Jan Karski was a Polish World War II resistance movement fighter and later a university professor.
He was born April 24, 1914, in Lodz, Poland. He received a masters
degree in Law and Diplomatic Science at the University of Lwow in 1935
and then served in various diplomatic posts in Germany, Switzerland, and Great
Britain between 1936 and 1938.
At the outbreak of World
War II in 1939, he became a POW of the Red Army. Two months later
he escaped and returned to occupied Poland, joining the Underground
Polish Army. As a member of the Polish underground resistance movement
in World War II, Karski
repeatedly crossed enemy lines to act as a courier between his occupied
nation and the West. Prior to his last departure from Poland, he was
smuggled into the Warsaw
Ghetto by the Jewish underground in order to witness the horrendous
conditions and report to the outside world.
After touring the Warsaw Ghetto, he donned a disguise
to enter a Nazi concentration
camp in Eastern Poland. There he witnessed mass murder.
In November 1942, he delivered an impassioned plea
on behalf of Poland’s
Jews to top Allied officials in London. On July 28, 1943, in a lengthy
White House meeting, he told President
Franklin D. Roosevelt about the extermination of the Jews of Europe.
Jan Karski — a young, Roman Catholic Pole —
tried to stop the Holocaust.
His mission failed.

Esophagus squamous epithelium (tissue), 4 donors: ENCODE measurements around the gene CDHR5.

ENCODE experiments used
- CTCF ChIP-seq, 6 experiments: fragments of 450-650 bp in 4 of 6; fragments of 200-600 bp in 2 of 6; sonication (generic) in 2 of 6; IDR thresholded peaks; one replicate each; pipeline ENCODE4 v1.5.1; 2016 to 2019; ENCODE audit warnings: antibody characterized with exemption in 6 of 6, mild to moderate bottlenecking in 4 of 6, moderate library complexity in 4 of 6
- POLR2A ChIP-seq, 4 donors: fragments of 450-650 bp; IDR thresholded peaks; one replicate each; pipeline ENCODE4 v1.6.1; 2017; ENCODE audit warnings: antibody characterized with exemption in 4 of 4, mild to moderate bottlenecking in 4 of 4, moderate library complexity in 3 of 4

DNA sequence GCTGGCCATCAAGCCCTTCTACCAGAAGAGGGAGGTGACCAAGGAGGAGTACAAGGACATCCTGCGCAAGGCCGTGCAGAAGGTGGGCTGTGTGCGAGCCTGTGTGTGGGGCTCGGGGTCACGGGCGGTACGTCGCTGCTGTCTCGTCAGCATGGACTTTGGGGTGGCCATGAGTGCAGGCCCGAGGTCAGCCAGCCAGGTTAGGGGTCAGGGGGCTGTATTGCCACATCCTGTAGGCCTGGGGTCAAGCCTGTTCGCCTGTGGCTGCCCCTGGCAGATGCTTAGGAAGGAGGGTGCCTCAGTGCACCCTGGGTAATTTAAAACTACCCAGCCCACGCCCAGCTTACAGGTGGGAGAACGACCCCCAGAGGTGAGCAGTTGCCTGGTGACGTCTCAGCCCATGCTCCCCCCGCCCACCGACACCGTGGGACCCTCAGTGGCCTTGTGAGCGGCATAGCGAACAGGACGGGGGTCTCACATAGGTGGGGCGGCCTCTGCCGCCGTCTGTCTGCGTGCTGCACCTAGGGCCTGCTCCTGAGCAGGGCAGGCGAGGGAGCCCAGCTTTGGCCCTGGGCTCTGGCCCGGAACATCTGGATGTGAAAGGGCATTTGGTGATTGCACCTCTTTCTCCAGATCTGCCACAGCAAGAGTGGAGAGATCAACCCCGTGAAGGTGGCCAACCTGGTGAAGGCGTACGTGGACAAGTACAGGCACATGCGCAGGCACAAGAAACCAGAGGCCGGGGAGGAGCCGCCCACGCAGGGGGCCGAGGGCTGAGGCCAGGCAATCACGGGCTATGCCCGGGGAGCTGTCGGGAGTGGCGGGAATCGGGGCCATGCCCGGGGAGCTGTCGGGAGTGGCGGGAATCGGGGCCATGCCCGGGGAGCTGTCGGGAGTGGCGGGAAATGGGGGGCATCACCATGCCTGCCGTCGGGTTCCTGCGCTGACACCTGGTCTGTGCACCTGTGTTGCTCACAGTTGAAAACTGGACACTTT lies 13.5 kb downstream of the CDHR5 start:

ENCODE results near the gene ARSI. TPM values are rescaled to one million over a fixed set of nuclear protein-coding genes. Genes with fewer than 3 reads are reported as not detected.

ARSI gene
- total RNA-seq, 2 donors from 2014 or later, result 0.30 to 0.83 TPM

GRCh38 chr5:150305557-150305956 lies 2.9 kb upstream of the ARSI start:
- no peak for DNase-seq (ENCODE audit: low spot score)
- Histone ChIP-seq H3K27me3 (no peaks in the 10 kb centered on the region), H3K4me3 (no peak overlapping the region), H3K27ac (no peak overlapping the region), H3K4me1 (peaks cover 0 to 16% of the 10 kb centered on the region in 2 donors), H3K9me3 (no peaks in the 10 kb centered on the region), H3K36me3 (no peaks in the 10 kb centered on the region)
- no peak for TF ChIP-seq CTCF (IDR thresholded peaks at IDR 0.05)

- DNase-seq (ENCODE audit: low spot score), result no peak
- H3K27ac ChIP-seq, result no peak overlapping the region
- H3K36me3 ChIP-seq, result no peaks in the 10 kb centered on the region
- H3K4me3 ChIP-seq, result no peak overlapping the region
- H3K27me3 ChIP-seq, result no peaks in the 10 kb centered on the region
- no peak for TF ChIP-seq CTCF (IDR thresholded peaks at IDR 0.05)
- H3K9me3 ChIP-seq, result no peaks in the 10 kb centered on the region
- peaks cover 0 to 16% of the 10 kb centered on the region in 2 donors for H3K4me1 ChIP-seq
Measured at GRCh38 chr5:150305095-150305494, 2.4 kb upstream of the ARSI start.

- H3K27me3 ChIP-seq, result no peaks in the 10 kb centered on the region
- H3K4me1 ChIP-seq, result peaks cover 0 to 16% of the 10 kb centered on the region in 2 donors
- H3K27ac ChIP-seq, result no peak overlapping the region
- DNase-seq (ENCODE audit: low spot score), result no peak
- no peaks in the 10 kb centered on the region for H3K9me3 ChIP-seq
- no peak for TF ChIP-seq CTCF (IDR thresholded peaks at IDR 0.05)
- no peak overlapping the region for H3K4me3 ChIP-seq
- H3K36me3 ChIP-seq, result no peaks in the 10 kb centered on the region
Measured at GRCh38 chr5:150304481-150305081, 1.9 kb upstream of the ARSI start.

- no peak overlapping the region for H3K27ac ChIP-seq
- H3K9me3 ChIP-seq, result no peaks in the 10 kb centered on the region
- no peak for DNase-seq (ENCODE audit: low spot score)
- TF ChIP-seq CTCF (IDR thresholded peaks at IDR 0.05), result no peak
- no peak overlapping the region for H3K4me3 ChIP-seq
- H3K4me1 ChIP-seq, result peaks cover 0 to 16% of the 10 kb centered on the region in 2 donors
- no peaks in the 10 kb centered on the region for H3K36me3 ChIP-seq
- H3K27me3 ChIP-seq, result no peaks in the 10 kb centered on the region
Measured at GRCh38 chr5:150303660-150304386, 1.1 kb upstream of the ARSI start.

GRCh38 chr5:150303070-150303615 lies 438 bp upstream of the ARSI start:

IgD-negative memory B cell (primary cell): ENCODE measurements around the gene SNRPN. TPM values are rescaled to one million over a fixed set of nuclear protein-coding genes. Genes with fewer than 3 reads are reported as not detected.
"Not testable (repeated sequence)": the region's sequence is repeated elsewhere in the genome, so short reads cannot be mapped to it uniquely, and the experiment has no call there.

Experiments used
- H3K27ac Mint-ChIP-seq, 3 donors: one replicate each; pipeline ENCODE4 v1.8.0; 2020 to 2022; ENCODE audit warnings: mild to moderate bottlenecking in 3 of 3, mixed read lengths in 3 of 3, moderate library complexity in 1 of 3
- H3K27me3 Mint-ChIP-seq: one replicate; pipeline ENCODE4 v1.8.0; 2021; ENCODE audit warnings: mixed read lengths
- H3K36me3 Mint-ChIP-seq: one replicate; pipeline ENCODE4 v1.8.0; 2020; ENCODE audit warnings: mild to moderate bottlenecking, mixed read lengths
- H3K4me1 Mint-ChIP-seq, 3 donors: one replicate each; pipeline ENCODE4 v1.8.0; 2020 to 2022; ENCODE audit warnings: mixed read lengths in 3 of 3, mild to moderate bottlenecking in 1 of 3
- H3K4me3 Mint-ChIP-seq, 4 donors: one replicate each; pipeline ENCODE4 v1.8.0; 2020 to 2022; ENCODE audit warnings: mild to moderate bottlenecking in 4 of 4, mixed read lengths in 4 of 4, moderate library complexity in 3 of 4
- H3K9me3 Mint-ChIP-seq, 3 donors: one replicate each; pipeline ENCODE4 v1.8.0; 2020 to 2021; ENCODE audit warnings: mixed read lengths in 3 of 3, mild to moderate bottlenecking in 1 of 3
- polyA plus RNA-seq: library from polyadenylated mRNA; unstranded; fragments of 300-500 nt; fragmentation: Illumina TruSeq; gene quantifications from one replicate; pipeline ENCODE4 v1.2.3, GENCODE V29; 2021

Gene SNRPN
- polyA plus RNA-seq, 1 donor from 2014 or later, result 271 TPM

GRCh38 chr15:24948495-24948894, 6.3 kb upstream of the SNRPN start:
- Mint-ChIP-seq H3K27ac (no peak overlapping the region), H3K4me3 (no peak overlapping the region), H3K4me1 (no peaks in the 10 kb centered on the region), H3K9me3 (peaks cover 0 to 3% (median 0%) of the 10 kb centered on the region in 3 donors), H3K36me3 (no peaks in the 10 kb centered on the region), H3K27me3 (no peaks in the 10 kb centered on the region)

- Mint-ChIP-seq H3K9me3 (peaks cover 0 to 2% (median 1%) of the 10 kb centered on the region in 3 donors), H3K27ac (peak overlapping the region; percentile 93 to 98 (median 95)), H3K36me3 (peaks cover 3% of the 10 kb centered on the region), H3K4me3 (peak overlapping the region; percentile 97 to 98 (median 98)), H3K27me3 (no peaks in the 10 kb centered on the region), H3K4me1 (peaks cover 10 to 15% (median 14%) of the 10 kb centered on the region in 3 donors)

War II, he came to the United States and, in 1952, he received his
Ph.D. from Georgetown University. Two years later, he became a U.S.
citizen. After receiving his doctorate, Karski taught at Georgetown
for 40 years, focusing on East European affairs, comparative government
and international affairs. He also went on numerous international lecture
tours, sponsored by the State Department and testified before Congress
on numerous occasions about Eastern Europe. He received honorary doctorates
from Georgetown University, Oregon State University, Baltimore Hebrew
College, Hebrew College of America, Warsaw University, Marie Curie-Sklodowska
University, and Lodz University. In 2002, a monument of Karski was unveiled
at Georgetown University.
Karski was made an honorary citzen of the State
of Israel and a tree was planted bearing his name at Yad
Vashem’s Valley of the Righteous
Among the Nations. In 2012, the Polish Senate posthumously honored
Karski as a World War II hero for working to reveal details of the Nazi
genocide in Poland. U.S. President Barack
Obama will posthumously honor Karski with the Presidential Medal
of Freedom, the nation's highest civilian honor, presented to individuals
who have made especially laudable contributions to the security or national
interests of the United States, to world peace, or to cultural or other
significant public or private endeavors.
Life of Jan Karski, Portions excerpted from an article that originally
appeared in The Tennessean by E. Thomas Wood. Jan
Karski: A Hero of the Holocaust. See the book, Karski:
How One Man Tried to Stop the Holocaust, by Wood and Stanislaw
M. Jankowski. JTA,
"Jan Karski honored in Poland for WWII resistance work," February
16, 2012. The